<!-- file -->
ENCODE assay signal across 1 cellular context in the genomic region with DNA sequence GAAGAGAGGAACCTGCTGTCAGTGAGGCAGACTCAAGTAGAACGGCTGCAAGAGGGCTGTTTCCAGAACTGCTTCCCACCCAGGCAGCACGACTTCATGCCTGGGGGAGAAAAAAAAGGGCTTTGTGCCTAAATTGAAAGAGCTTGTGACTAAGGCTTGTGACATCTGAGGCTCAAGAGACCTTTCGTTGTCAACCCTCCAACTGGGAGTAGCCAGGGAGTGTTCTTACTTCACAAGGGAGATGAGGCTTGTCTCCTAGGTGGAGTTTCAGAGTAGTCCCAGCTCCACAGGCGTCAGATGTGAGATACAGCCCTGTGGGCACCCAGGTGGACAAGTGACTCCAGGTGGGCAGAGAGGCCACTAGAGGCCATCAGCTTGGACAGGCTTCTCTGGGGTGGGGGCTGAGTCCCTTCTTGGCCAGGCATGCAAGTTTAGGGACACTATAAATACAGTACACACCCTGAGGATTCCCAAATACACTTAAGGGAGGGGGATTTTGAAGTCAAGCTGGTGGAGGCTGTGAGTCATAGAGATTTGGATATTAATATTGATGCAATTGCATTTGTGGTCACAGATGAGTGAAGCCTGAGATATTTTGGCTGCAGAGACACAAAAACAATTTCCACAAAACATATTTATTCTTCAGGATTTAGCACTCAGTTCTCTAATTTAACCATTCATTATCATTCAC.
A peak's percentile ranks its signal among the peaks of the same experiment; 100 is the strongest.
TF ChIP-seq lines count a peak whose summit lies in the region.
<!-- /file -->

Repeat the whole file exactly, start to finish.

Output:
ENCODE assay signal across 1 cellular context in the genomic region with DNA sequence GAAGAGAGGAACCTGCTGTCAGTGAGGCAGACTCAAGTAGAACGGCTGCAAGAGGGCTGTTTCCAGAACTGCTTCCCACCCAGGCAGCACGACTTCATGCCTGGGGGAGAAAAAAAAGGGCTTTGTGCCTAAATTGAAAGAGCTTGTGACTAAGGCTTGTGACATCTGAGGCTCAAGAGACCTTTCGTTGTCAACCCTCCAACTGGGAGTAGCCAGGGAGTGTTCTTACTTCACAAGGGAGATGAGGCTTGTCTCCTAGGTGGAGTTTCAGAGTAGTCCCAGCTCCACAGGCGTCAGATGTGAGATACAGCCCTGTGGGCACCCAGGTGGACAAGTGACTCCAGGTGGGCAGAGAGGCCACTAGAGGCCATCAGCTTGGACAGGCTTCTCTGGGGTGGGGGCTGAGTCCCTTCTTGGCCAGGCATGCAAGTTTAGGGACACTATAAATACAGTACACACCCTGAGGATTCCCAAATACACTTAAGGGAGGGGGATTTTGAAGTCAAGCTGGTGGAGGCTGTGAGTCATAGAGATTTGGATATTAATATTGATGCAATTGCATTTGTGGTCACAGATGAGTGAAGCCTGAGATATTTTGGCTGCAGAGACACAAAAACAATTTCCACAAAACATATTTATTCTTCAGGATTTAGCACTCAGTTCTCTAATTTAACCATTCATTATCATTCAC.
A peak's percentile ranks its signal among the peaks of the same experiment; 100 is the strongest.
TF ChIP-seq lines count a peak whose summit lies in the region.